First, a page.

5. Supplier Portals and ASN capabilities - Many process, language, and relationship barriers exist when trying to better integrate offshore suppliers. Nonetheless, the availability today of web-based supplier portal technology to improve integration and visibility with overseas (as well as domestic) suppliers means the opportunity to address these issues.
6. Identification regulatory and security compliance – Applying an approach that recognises security and regulatory trends and that protects companies from fines or other penalties, delays in the movement of goods inbound and outbound or from a variety of causes, in order to both improve the flow of goods, as well as protecting themselves from the impact of external threats and potential problems. Savvy companies will be at the head of the line in making investment in developing highly secure Supply chains.
7. Dynamic Routing – Companies should start to develop more dynamic routing capabilities that will allow them to access the most effective combination of carriers, routes and third parties that will meet delivery constraints, more consistent with how domestic transportation is managed; having the flexibility to dynamically determine inbound or outbound routings.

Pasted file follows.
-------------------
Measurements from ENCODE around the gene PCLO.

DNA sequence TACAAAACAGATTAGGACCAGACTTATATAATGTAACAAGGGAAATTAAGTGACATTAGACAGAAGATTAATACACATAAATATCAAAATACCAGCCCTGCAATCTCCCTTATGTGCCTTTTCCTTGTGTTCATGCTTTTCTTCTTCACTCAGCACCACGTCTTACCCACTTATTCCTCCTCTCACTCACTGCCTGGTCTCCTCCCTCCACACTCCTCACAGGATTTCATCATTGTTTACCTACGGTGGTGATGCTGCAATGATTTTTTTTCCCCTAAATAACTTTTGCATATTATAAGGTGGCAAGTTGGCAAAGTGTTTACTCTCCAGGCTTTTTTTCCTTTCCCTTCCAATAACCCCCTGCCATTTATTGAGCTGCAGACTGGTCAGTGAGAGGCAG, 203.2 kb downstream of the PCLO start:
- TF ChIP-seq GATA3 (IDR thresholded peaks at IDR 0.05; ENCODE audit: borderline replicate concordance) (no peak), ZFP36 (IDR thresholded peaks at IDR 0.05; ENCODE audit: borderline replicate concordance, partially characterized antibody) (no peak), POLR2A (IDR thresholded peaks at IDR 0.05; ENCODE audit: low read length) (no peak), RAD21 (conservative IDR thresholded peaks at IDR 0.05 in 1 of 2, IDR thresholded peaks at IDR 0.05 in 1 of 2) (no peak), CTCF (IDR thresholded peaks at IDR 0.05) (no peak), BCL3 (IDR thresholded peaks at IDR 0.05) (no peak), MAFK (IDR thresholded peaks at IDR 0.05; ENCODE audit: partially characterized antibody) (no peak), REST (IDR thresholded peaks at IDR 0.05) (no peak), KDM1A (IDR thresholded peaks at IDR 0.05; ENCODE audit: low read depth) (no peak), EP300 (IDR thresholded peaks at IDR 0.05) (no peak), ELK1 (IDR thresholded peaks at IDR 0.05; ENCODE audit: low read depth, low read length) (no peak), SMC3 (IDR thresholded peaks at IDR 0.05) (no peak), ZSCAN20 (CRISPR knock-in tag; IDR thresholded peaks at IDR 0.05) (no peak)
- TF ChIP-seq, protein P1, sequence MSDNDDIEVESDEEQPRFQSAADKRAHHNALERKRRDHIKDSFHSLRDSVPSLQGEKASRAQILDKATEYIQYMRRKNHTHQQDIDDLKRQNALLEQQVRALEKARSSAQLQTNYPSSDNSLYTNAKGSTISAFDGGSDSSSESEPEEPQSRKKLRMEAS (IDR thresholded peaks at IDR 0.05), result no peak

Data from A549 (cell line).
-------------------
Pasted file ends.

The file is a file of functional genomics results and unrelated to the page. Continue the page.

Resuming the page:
8. Variability Management - International shipments inbound or outbound are subject to considerable variability in delivery times. Global Logistics leaders use Supply Chain data and performance management systems to better understand both the level of supply variability and the root causes of that flux.
9. Integrated Planning and Execution Platform - One of the challenges of global Logistics is that the information that decision-makers need tends to be in multiple places, and is hard to access. - We believe Logistics leaders are deploying technology that enables them to have a single “work space” that contains both functionality and data across the full international planning and execution lifecycle. Access to common applications and data provides for an integrated workspace for all stakeholders of product goods delivery; performance measures and reporting, further by providing even more dynamic information and decision. The powerful result: end-to-end optimised global Logistics control and cost minimisation.